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Fish Tales: Traditions and Challenges of Seafood in Oregon
October 20, 2017 @ 4:00 pm - 6:00 pm
Oregonians love the wild beauty of our 363 miles of coastline, but finding truly local seafood can be hard, even on the coast. The US imports approximately 90 percent of its seafood and ships out nearly as much to the global market. Why aren’t we eating more local seafood, now that preserving and distribution technologies are the most sophisticated they have ever been? Why do we consider seafood more a delicacy now than it has been in the past?
This is the focus of “Fish Tales: Traditions and Challenges of Seafood in Oregon,” a free conversation with Jennifer Burns Bright. This program is hosted by The Chetco Community Public Library and Friends of the Chetco Library.
About the Speaker:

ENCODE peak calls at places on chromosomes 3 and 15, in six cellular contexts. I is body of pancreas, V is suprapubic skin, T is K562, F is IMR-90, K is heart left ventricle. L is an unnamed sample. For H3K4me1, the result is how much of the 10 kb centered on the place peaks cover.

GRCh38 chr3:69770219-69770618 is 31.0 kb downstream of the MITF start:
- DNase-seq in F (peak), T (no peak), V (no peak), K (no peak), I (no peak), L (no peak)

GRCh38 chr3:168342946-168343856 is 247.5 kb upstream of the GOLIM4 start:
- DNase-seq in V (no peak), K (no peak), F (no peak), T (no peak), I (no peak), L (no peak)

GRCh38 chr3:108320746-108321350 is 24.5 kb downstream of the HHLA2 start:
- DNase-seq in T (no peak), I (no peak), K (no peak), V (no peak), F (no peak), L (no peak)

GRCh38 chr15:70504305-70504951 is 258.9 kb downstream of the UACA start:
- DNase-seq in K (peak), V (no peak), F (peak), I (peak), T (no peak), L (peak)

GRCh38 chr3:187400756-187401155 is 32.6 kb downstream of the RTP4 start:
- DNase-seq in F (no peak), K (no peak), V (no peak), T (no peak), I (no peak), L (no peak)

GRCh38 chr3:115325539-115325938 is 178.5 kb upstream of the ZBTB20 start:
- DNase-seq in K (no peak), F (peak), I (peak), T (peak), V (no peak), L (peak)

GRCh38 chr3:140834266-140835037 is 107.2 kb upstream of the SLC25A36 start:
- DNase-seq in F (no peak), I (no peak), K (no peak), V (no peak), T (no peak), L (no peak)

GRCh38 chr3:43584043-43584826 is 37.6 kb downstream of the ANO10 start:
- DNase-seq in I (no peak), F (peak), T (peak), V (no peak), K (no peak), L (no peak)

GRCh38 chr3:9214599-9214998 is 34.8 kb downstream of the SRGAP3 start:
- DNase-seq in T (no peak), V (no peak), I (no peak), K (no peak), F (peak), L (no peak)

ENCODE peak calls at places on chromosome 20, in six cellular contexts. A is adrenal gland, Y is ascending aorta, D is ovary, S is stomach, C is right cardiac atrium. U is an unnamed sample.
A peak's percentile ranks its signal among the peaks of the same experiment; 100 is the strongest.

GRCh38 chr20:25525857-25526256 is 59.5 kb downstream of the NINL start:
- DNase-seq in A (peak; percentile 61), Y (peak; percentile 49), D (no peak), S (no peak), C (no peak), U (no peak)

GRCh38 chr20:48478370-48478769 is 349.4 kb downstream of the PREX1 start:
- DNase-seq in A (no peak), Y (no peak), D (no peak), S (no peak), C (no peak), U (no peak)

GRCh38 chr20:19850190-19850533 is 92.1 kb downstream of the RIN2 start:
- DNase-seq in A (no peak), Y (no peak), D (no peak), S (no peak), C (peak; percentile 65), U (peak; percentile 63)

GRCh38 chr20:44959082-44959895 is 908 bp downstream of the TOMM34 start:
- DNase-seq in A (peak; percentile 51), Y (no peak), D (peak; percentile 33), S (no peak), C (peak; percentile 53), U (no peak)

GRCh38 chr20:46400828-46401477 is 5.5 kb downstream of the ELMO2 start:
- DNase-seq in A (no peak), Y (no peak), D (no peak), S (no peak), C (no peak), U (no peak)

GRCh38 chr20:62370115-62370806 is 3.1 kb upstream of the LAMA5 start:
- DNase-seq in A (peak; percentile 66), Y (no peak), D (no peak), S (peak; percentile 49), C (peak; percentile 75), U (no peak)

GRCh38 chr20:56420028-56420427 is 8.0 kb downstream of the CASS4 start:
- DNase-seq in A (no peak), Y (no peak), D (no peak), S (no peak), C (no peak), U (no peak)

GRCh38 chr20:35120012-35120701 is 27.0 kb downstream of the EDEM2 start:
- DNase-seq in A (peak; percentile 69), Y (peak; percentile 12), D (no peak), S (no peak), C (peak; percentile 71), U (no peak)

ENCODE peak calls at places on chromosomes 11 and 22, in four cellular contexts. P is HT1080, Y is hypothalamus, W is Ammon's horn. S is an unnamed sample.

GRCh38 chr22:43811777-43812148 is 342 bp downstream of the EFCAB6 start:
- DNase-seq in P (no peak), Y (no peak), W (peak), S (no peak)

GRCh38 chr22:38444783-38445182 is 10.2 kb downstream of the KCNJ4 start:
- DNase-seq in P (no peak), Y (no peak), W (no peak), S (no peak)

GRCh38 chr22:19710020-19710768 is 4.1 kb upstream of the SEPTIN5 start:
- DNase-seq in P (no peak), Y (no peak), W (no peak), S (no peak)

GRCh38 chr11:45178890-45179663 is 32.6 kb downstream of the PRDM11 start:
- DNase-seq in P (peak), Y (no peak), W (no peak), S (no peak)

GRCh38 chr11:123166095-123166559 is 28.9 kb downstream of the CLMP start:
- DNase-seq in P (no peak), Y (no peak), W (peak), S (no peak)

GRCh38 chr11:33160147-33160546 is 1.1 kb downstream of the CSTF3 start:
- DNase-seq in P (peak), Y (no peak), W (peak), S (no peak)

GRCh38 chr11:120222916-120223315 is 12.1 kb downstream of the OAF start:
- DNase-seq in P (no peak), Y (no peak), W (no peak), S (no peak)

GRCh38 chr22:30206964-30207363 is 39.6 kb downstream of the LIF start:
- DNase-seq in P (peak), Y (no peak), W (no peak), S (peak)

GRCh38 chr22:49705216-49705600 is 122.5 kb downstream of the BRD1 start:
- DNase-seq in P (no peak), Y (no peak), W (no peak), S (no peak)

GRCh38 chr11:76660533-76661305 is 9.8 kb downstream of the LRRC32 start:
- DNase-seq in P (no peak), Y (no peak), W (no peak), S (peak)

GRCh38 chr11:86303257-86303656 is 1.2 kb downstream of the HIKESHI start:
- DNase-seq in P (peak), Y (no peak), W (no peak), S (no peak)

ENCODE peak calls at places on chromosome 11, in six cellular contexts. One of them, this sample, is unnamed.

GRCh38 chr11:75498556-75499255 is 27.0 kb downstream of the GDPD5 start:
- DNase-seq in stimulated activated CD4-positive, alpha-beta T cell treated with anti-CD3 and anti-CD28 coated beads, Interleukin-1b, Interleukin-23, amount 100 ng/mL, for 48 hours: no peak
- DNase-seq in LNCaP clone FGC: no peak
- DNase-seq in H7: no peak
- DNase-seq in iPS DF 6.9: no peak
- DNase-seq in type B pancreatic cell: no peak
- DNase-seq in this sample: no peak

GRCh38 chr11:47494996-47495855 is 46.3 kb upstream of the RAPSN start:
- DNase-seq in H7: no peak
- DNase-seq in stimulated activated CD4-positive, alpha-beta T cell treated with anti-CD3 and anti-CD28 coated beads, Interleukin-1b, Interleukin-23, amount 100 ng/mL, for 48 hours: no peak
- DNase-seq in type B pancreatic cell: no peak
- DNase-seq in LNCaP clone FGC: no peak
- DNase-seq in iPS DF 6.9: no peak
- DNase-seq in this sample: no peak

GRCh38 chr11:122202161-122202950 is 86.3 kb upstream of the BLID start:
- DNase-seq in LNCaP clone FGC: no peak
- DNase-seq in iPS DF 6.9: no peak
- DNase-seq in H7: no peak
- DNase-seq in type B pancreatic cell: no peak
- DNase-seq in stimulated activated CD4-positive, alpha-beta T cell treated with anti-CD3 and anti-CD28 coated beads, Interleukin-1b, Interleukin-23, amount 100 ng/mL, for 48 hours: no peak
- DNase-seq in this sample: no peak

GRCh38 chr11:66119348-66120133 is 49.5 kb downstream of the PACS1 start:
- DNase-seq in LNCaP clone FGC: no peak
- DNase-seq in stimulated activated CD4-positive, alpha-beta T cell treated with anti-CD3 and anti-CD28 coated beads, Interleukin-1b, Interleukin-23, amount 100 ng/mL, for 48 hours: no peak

Jennifer Burns Bright is a food and travel writer based in Port Orford, Oregon. She recently retired from teaching at the University of Oregon, where she researched desire in twentieth-century literature, led a faculty research group in the emerging discipline of food studies, and won a national pedagogy award for a team-taught, interdisciplinary class on bread. She holds a PhD from the University of California at Irvine and a Master Food Preserver certification. As a community organizer linking local producers and consumers, Bright often speaks and teaches at events. Her writing appears in Gastronomica, Oregon Quarterly, NPR’s The Salt, AAA’s Via, and Eugene Magazine, among others.